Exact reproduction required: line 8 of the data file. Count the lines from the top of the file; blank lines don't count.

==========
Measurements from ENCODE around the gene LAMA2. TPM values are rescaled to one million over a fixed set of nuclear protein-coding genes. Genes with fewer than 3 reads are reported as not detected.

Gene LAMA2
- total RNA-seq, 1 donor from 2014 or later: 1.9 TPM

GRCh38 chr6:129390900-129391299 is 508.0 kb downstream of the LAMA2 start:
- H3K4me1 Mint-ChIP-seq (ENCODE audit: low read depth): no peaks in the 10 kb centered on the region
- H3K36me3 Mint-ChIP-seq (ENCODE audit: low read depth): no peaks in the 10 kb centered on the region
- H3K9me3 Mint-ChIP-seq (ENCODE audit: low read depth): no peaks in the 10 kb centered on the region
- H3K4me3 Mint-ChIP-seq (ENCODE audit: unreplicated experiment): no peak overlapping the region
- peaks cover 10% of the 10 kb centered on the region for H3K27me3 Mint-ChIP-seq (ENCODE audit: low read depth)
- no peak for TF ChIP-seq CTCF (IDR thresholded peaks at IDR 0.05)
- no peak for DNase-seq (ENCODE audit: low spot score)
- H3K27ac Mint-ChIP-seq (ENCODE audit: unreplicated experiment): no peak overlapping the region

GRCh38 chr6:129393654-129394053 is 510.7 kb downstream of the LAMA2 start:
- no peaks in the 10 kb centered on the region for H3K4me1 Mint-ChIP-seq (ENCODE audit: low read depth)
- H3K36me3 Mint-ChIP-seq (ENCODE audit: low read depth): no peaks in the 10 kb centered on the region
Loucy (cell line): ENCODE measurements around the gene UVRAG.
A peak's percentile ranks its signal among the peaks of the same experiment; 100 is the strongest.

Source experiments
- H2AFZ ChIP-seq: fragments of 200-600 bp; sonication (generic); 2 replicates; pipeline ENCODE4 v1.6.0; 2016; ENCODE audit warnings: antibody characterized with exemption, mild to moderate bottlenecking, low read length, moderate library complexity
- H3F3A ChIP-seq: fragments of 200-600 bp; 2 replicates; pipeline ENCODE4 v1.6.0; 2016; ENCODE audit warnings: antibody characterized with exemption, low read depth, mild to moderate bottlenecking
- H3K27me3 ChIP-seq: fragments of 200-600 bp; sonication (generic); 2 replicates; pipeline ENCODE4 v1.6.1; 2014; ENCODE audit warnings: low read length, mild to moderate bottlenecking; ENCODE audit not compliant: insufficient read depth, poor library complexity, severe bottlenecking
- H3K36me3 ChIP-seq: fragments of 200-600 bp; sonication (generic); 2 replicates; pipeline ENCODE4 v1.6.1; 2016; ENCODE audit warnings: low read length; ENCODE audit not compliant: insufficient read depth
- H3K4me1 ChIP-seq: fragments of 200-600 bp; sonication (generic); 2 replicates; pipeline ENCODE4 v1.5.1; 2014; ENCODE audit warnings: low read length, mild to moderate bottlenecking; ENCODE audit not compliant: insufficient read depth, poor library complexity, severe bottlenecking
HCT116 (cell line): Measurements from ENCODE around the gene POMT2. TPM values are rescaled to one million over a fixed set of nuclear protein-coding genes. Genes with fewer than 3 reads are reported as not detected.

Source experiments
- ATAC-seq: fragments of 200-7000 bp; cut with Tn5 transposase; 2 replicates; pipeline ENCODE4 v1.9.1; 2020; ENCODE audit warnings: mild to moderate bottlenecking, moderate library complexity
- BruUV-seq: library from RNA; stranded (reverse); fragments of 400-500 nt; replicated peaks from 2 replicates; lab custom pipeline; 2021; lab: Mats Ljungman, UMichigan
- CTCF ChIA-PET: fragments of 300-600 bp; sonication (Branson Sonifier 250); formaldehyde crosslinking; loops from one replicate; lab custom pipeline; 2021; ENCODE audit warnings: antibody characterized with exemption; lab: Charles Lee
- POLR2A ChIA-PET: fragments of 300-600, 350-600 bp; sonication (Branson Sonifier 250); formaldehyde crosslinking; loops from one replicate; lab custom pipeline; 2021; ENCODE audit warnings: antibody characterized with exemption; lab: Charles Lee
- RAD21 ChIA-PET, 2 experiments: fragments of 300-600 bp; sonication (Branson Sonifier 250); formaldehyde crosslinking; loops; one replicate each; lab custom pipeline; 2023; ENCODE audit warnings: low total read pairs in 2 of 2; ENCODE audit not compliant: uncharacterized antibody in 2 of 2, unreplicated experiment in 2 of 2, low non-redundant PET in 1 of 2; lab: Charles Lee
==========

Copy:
- H3K4me3 Mint-ChIP-seq (ENCODE audit: unreplicated experiment): no peak overlapping the region